About eight years ago I started really studying Japanese. At the time I was working as a technician at a very large and well-known building, but I was just one of many faces in the crowd there.  I had already been in the workforce for about 5 years and the reality of having to actually work had hit home. I had slowly clawed myself from nowhere to somewhere, yet it was nowhere near the levels of appreciation that I thought that I had deserved. So, after slacking off in the education department, I realised that I really needed to get another language under my belt if I really wanted to get out there and noticed.

During the three and a half years of after-work classes, I consoled myself and the apparently slow progress with the fact that one day I might actually be able to do business in Japan. Little did I know just exactly what that would entail.

Since then, I had actually made a name for myself at my old employer, and became known to practically every department. The CEO and the Directors often called upon me to provide advice, and I was the youngest head of department there. I was picked up by a new company, initially as a pre-sales engineer and then as a GM. I also have completed a Master’s degree and have had a baby. I’ve been to Japan about 10 times in the last 2 years, have met with suppliers, distributors and customers, and have found myself doing exactly the kind of work I had hoped for in the tiny classroom eight years ago.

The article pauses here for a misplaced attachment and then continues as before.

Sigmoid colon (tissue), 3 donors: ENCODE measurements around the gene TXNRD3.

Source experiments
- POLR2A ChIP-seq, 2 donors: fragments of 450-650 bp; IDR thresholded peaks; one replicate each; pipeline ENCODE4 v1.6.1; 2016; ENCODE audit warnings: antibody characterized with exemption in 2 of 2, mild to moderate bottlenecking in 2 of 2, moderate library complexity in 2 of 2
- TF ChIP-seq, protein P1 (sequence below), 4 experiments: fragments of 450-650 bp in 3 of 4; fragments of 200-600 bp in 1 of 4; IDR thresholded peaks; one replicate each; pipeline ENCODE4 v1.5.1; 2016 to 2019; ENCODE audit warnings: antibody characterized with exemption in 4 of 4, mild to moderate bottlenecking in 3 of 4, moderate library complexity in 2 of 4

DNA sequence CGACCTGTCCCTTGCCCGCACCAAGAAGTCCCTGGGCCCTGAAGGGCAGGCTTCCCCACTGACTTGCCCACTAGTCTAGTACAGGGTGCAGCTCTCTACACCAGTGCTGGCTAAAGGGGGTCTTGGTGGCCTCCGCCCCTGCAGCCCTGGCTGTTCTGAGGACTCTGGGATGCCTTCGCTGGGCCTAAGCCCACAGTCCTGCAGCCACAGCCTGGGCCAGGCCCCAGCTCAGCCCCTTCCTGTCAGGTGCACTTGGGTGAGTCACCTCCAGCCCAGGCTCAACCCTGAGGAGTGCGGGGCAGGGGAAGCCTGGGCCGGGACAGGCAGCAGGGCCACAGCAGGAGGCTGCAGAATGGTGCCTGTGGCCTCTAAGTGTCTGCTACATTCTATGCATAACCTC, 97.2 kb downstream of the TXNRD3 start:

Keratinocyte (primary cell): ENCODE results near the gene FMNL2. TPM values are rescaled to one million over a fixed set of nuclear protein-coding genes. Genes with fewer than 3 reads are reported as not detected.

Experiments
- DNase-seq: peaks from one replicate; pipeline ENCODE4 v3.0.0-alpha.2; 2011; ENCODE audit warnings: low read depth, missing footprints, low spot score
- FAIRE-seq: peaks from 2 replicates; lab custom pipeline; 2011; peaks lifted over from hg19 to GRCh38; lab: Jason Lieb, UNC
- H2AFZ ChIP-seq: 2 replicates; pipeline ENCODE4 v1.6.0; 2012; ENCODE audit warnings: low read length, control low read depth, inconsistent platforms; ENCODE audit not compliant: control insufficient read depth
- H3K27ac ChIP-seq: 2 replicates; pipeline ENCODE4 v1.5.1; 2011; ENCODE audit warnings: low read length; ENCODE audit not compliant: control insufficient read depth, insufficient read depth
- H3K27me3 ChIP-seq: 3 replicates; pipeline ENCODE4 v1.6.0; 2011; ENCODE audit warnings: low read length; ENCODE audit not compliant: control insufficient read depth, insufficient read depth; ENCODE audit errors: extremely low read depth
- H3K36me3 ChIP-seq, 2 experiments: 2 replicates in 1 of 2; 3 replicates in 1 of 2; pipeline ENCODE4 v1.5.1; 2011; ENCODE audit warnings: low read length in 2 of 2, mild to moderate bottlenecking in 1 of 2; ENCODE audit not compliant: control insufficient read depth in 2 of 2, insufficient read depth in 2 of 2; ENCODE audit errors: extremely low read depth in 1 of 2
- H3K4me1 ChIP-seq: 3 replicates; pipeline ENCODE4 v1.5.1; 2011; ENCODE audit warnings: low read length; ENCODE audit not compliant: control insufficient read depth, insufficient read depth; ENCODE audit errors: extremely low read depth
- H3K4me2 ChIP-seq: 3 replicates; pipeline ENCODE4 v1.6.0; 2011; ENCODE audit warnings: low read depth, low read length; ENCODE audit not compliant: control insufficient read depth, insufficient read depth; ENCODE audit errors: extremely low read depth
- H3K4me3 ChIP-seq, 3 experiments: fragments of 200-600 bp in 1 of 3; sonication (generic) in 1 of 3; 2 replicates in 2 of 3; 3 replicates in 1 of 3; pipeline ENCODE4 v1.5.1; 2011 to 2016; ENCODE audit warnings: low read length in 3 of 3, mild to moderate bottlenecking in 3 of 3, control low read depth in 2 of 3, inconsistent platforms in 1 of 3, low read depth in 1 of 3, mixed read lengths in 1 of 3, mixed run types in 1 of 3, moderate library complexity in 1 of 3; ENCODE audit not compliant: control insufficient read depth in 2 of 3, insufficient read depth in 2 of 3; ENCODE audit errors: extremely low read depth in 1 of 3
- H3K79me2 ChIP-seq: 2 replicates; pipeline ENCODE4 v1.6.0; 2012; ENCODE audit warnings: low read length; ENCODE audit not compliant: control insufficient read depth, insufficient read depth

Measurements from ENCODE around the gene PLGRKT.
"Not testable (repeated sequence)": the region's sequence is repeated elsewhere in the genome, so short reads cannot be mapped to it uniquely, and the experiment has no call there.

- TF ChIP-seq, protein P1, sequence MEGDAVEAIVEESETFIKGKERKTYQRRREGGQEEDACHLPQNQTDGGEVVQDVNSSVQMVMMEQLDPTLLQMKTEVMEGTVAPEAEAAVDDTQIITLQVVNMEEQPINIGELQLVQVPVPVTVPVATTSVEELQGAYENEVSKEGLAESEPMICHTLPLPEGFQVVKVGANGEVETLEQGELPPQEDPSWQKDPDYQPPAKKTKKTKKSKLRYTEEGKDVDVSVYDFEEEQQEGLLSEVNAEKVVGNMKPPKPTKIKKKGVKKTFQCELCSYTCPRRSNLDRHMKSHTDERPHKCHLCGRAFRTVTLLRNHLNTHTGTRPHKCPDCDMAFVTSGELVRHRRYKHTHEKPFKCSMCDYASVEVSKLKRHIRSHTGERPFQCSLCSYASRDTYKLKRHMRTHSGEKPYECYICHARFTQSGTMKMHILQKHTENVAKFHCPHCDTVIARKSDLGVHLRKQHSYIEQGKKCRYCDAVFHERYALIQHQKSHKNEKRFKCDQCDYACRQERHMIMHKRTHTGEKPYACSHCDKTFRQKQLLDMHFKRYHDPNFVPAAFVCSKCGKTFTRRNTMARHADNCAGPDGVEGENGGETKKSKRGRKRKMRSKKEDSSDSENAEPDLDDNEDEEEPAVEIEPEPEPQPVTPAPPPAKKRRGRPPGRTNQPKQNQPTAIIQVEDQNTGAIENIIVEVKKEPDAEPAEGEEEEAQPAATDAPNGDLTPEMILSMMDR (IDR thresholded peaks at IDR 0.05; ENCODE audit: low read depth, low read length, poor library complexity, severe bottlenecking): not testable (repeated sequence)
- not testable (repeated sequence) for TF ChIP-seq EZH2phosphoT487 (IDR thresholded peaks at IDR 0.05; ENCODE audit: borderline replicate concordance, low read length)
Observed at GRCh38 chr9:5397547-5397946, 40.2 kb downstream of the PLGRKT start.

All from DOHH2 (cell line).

These shifts, however, have all seemed pretty organic. It is hard to notice that sometimes those things that you have been wishing for have actually happened. And then, when you look back on them, it seems like it took no time at all.


I have recently been asked to consider another large move. The details are not 100% worked out, and as I know that there is the possibility that my professional and personal life have crossed over I will not go into details yet, however it seems to be the next logical step in the growth of myself and also my company. Once confirmed I will hopefully have a lot of topics to cover in this blog! It will be a challenging assignment that will require me to learn a lot of new things (some of which I am starting to study now). I am looking for a place to do a brain dump of this learning from time to time, as that is one way that does actually help me learn things; reading, understanding and then re-synthesizing the information for other people’s use.